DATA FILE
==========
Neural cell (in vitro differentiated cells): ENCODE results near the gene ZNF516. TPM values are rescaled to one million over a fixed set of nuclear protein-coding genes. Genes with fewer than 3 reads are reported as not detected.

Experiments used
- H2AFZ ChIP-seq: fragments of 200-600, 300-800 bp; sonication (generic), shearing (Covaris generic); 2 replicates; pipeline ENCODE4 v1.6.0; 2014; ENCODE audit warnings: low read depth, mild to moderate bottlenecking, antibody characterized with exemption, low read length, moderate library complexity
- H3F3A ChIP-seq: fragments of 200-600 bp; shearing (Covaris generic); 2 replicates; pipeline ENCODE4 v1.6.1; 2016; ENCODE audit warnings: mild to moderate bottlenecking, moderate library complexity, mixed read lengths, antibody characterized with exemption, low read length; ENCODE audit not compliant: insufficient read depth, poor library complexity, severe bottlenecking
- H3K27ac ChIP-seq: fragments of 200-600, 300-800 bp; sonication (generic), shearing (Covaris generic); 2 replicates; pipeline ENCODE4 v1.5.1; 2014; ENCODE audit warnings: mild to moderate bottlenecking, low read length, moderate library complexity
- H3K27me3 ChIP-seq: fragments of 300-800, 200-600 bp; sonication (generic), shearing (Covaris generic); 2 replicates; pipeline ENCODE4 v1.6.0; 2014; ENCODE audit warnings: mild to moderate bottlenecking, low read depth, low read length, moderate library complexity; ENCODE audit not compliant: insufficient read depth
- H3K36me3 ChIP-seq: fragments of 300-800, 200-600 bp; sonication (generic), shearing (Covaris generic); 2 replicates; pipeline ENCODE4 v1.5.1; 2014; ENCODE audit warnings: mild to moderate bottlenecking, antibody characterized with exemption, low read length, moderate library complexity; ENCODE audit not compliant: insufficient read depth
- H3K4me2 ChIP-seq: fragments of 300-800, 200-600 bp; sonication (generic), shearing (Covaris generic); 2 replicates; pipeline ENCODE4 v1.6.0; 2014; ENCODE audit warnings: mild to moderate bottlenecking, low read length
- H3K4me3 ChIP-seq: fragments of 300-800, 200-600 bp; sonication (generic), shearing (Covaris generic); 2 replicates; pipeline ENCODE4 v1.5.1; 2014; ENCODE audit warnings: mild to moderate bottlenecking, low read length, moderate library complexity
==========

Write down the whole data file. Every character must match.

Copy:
Neural cell (in vitro differentiated cells): ENCODE results near the gene ZNF516. TPM values are rescaled to one million over a fixed set of nuclear protein-coding genes. Genes with fewer than 3 reads are reported as not detected.

Experiments used
- H2AFZ ChIP-seq: fragments of 200-600, 300-800 bp; sonication (generic), shearing (Covaris generic); 2 replicates; pipeline ENCODE4 v1.6.0; 2014; ENCODE audit warnings: low read depth, mild to moderate bottlenecking, antibody characterized with exemption, low read length, moderate library complexity
- H3F3A ChIP-seq: fragments of 200-600 bp; shearing (Covaris generic); 2 replicates; pipeline ENCODE4 v1.6.1; 2016; ENCODE audit warnings: mild to moderate bottlenecking, moderate library complexity, mixed read lengths, antibody characterized with exemption, low read length; ENCODE audit not compliant: insufficient read depth, poor library complexity, severe bottlenecking
- H3K27ac ChIP-seq: fragments of 200-600, 300-800 bp; sonication (generic), shearing (Covaris generic); 2 replicates; pipeline ENCODE4 v1.5.1; 2014; ENCODE audit warnings: mild to moderate bottlenecking, low read length, moderate library complexity
- H3K27me3 ChIP-seq: fragments of 300-800, 200-600 bp; sonication (generic), shearing (Covaris generic); 2 replicates; pipeline ENCODE4 v1.6.0; 2014; ENCODE audit warnings: mild to moderate bottlenecking, low read depth, low read length, moderate library complexity; ENCODE audit not compliant: insufficient read depth
- H3K36me3 ChIP-seq: fragments of 300-800, 200-600 bp; sonication (generic), shearing (Covaris generic); 2 replicates; pipeline ENCODE4 v1.5.1; 2014; ENCODE audit warnings: mild to moderate bottlenecking, antibody characterized with exemption, low read length, moderate library complexity; ENCODE audit not compliant: insufficient read depth
- H3K4me2 ChIP-seq: fragments of 300-800, 200-600 bp; sonication (generic), shearing (Covaris generic); 2 replicates; pipeline ENCODE4 v1.6.0; 2014; ENCODE audit warnings: mild to moderate bottlenecking, low read length
- H3K4me3 ChIP-seq: fragments of 300-800, 200-600 bp; sonication (generic), shearing (Covaris generic); 2 replicates; pipeline ENCODE4 v1.5.1; 2014; ENCODE audit warnings: mild to moderate bottlenecking, low read length, moderate library complexity